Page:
Jon Sender

Where did you study abroad? How did you choose your programs? 
I studied abroad at the Hebrew University of Jerusalem, Israel. Israel was the obvious choice because I wanted to perfect my Hebrew language skills, gain exposure to Israeli entrepreneurship, and experience a country close to my heart. I settled on Hebrew University in particular after they promised to let me live with native students and offered an attractive scholarship.

How has studying abroad changed your global perspective? 
I'm more conscious that the world is a bigger place than just the U.S., that other people elsewhere go about their lives differently, and that educating yourself about the world is equally as important as enlightening yourself academically. People elsewhere emphasize a variety of values different than ours, including travel, leisure time, and hospitality, and being around that has shown me I really do have the power to decide what's most important to me.

What was one thing you did abroad that you couldn't have done in Cleveland? 
I lived my life almost entirely in a foreign language and achieved fluency, something I could never have done at home. And I don't just mean classes, but also TV, books, conversations with strangers, and life with my suite mates and best friends. I reached the point where I repeatedly dreamed in Hebrew, and I was once even stopped by security because the agent thought I was hiding my Israeli passport.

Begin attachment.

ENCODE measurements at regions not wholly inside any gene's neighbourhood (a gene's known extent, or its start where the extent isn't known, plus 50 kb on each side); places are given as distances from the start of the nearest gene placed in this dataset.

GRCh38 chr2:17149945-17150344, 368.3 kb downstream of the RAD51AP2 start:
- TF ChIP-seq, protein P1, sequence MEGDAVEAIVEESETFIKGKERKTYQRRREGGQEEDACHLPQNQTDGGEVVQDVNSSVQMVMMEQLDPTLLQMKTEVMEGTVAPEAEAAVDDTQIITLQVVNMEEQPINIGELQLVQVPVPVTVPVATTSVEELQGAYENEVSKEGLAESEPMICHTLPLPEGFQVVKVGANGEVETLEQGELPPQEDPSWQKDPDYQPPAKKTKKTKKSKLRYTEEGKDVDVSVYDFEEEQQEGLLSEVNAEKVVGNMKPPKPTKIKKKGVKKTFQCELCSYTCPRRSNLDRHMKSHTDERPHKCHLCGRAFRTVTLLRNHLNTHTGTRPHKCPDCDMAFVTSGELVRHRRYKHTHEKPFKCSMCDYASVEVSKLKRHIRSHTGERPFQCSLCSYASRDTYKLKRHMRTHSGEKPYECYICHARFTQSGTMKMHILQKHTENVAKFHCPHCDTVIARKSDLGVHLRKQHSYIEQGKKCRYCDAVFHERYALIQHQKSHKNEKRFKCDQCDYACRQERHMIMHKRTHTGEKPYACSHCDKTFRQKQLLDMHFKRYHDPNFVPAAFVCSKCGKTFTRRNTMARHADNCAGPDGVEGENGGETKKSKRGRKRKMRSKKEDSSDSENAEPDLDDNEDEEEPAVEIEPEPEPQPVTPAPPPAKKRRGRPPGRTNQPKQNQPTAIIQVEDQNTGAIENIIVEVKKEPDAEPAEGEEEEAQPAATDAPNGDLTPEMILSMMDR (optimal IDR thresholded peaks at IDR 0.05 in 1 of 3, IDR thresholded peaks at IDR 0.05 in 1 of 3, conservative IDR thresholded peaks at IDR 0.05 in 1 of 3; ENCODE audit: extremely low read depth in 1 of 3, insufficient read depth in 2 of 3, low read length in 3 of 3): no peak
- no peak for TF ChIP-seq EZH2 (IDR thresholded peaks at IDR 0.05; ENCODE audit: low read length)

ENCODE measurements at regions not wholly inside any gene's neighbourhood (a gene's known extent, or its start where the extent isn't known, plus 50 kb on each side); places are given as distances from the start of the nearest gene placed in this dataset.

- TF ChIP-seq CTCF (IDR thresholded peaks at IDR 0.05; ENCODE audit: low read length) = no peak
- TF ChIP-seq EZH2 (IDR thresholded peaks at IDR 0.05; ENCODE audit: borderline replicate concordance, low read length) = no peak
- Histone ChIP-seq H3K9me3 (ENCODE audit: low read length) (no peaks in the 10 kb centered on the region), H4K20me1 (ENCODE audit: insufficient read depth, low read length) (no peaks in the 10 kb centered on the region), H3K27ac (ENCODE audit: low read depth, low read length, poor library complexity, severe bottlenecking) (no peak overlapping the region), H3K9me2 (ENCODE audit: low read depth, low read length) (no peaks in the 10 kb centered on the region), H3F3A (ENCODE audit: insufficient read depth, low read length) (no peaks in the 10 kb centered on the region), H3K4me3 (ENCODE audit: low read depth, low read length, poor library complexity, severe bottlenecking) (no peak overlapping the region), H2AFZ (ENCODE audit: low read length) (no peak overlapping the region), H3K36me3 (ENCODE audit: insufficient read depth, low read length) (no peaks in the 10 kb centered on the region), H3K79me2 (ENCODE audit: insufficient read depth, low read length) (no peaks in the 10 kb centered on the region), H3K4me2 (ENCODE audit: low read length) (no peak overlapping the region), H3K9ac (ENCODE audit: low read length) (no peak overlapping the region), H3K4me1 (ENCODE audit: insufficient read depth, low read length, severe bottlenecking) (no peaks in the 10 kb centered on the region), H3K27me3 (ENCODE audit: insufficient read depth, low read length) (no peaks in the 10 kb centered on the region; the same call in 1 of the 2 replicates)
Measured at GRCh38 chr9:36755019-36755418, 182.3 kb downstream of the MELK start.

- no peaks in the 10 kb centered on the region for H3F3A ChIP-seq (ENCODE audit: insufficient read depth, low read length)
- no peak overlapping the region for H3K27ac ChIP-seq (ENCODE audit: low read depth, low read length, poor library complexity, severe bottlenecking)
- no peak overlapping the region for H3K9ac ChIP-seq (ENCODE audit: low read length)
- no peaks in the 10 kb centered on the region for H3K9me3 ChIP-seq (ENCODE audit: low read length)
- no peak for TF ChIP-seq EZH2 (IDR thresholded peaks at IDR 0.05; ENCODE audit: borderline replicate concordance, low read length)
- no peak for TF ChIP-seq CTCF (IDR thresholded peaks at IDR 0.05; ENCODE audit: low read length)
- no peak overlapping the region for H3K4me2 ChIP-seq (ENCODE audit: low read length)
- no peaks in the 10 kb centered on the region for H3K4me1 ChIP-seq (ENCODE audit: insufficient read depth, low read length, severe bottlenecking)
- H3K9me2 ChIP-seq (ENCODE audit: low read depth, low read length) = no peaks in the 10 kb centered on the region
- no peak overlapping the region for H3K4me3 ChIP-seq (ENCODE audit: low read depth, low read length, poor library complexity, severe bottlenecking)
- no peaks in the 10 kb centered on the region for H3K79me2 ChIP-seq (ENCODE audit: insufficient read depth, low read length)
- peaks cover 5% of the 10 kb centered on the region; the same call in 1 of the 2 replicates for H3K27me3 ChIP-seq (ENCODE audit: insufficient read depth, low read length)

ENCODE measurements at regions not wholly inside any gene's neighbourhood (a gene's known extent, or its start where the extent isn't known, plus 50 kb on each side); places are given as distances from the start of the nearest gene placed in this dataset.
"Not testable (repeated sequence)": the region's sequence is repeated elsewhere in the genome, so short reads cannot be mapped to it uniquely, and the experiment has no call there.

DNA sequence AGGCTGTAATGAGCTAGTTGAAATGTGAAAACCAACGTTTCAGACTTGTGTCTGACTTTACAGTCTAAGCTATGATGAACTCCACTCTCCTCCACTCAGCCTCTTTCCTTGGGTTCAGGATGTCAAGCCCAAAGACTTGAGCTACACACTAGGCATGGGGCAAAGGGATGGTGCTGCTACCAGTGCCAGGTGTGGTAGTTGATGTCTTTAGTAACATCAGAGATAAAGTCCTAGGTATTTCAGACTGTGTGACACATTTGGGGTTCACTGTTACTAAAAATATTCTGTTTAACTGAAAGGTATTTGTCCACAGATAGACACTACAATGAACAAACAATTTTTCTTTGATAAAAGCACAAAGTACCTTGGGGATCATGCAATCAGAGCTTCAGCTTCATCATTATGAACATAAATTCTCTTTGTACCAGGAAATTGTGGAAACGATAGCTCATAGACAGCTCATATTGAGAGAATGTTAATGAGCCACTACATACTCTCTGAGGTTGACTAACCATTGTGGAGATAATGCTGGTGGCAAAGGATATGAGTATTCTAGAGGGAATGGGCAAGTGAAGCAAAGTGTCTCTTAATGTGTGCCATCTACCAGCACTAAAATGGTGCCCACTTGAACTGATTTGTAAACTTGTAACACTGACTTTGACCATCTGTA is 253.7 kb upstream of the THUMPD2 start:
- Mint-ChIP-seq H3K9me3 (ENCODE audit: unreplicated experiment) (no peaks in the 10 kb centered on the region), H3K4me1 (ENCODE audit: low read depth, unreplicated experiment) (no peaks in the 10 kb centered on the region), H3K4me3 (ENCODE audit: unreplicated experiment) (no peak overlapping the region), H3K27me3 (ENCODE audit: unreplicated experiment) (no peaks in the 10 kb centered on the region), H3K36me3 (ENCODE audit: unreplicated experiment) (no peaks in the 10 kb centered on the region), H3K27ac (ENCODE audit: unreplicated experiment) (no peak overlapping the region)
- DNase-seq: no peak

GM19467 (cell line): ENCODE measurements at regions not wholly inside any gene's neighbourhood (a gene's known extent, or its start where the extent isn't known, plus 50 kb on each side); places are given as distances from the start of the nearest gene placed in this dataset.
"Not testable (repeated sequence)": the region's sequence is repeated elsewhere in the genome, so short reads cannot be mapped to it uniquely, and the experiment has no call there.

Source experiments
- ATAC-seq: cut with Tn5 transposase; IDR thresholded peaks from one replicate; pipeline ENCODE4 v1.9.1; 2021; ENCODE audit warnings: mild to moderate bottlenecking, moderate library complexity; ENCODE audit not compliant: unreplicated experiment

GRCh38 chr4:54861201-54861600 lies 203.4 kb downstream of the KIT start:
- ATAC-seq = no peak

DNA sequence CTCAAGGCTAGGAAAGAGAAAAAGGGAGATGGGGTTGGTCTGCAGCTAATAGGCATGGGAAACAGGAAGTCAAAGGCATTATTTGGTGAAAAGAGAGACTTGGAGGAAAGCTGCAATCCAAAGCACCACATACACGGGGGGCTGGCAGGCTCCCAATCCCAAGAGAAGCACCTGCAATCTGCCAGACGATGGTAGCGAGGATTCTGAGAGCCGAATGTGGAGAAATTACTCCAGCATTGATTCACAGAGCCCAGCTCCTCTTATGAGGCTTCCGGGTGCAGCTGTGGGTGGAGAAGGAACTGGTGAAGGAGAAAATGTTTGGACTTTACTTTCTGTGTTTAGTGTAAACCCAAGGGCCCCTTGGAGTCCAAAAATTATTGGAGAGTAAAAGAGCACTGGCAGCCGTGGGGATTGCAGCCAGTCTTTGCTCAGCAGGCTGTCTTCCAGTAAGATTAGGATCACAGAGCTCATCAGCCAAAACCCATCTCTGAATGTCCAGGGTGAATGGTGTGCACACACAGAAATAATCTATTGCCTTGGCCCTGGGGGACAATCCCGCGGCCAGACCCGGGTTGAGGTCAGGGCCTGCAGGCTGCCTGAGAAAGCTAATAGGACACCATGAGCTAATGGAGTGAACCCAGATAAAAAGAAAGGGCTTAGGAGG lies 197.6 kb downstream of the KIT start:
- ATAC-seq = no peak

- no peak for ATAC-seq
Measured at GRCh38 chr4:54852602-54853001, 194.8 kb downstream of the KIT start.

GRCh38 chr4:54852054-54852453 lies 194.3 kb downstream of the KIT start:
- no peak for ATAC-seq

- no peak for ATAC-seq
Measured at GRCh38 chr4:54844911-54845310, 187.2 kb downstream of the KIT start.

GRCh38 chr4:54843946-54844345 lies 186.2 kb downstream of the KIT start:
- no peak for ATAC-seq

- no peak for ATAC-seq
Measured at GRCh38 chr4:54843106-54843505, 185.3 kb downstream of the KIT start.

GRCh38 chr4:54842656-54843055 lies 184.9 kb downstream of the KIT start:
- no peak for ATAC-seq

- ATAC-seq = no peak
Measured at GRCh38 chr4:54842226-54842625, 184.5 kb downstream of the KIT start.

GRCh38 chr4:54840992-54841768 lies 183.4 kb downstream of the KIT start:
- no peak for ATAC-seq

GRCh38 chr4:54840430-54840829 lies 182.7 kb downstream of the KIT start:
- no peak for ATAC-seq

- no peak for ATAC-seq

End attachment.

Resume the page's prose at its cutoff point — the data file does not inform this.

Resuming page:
How did classes you took differ from courses offered on campus at CWRU? 
Unlike courses at CWRU, all of my classes except for one were in Hebrew. Two were graduate level courses on the language, one was on capital markets, another on international relations, and the last on philosophical logic. In that logic class I learned plenty of things I still don't know how to say in English. I was also able to take a part-time internship for credit and work at a venture capital startup called Our Crowd.

What advice do you have for students who are considering study abroad? 
Know what you want to get out of the experience before you even start it. That could mean achieving a certain level of language proficiency, making lots of friends from different countries, or even just having an adventure. The trip goes by a lot more quickly that you think, so I'm a strong advocate of going in with a plan and being flexible about it.